Salary cap casualties
All that said, of the five Canucks defencemen who are paid dollars of real consequence, if they’re going to have to get rid of two of those the obvious one is Keith Ballard. The second, you’d have to assume the team would hold onto Kevin Bieksa, Dan Hamhuis and Jason Garrison. The salary cap will drop, and it strikes me as impossible that there will be any amnesty provisions. I’m skeptical to the things Bill Daly and Gary Bettman say in front of a microphone, but the impression I get from Bettman having reading Jonathan Gatehouse’s book on him is that he was pretty peeved at the “back-diving” deals which ensures certain players will be paid more money than count against the cap.
But is it about money? Or is it rather about genetic engineering; about the league using this opportunity to divert players from big market franchises onto small market teams in less desirable situations who own scads of cap space?
There’s only one way to find out. And that is for the NHLPA — whose interests coincide with the big market franchises — to propose a sum-zero amnesty buyout program when the league and players reconvene at some point this week in an attempt to nail down an agreement.
Brooks has an idea for a buyout provision that would allow teams to reduce the cost of a particular player while keeping the cap hit that doesn’t bring in the money outside the system. Bettman, suffice to say, has absolutely zero imagination and doesn’t have the capacity to understand that some hockey players are better than others even if they get paid less. In the previous collective agreement, the only team to miss the playoffs all seven seasons was the loaded Toronto Maple Leafs (although they never showcased an interest to spend money). Seven seasons leading up to the 2004-05 CBA, however, the only team to miss out on all seven seasons was the New York Rangers, who both had, and spent, a lot of cash.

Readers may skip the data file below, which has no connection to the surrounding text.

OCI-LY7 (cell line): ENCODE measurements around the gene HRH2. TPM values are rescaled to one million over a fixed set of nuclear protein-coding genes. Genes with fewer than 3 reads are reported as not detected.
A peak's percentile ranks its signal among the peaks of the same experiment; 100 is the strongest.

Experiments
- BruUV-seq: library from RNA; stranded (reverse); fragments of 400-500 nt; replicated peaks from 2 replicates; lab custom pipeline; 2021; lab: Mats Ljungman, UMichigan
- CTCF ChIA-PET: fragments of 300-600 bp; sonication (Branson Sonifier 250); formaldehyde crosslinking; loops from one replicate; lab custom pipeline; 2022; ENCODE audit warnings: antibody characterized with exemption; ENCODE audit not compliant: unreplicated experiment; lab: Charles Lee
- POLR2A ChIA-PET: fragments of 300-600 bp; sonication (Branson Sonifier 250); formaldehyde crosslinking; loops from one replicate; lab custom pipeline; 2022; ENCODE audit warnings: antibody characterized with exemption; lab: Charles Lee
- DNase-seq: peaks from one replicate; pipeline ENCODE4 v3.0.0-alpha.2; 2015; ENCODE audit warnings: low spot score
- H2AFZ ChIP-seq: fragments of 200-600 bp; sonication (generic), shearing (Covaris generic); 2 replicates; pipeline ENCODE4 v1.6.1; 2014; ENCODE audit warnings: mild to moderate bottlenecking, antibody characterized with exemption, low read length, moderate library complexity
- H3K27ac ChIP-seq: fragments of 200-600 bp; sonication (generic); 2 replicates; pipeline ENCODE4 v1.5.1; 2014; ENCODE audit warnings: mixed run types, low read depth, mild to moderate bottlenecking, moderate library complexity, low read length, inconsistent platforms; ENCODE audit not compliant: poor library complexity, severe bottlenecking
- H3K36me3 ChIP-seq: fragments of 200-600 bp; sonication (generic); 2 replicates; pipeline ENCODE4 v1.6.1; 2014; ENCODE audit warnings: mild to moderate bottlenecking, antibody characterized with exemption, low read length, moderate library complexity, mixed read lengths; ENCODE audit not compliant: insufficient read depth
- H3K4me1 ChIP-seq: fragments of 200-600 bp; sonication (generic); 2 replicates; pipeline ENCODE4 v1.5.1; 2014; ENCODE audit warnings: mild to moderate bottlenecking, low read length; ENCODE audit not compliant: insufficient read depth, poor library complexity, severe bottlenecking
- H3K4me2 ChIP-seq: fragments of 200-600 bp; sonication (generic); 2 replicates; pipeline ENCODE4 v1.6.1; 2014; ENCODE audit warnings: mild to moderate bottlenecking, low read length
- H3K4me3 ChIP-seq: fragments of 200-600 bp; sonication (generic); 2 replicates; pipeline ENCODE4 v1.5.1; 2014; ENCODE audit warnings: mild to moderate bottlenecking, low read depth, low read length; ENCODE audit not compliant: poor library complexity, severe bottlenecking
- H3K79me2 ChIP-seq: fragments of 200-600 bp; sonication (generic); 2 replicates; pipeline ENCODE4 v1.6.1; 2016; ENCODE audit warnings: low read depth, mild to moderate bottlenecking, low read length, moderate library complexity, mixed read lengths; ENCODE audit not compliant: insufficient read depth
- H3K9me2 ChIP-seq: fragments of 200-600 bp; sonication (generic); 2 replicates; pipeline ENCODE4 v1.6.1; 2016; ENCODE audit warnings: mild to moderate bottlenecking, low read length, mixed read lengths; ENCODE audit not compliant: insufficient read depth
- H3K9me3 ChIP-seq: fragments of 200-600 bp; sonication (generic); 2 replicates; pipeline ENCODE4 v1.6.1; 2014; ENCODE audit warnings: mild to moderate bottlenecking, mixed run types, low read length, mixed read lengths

I don’t want to editorialize too much on Bettman, except I will point out that every system he’s designed with the intention of locking down player salaries hasn’t worked. I will also point out that it took a couple of years for owners to learn how to creatively circumvent his first salary cap, and if Laurence Gilman only has a couple of weeks or so to figure out how to fit Edler, Ballard and Roberto Luongo under a projected salary cap between $55M and $60M, that may be one miracle he can’t pull off.
Edler is the natural fit to leave, however. He simply isn’t effective enough in tough minutes and he’s an unrestricted free agent after this season anyway. He was tied for sixth in defensive scoring last season, so naturally has a bit of trade value, and the next guy will simply latch onto that spot on the first powerplay unit before he gets too expensive.
How about Edler to the Toronto Maple Leafs for Cody Franson?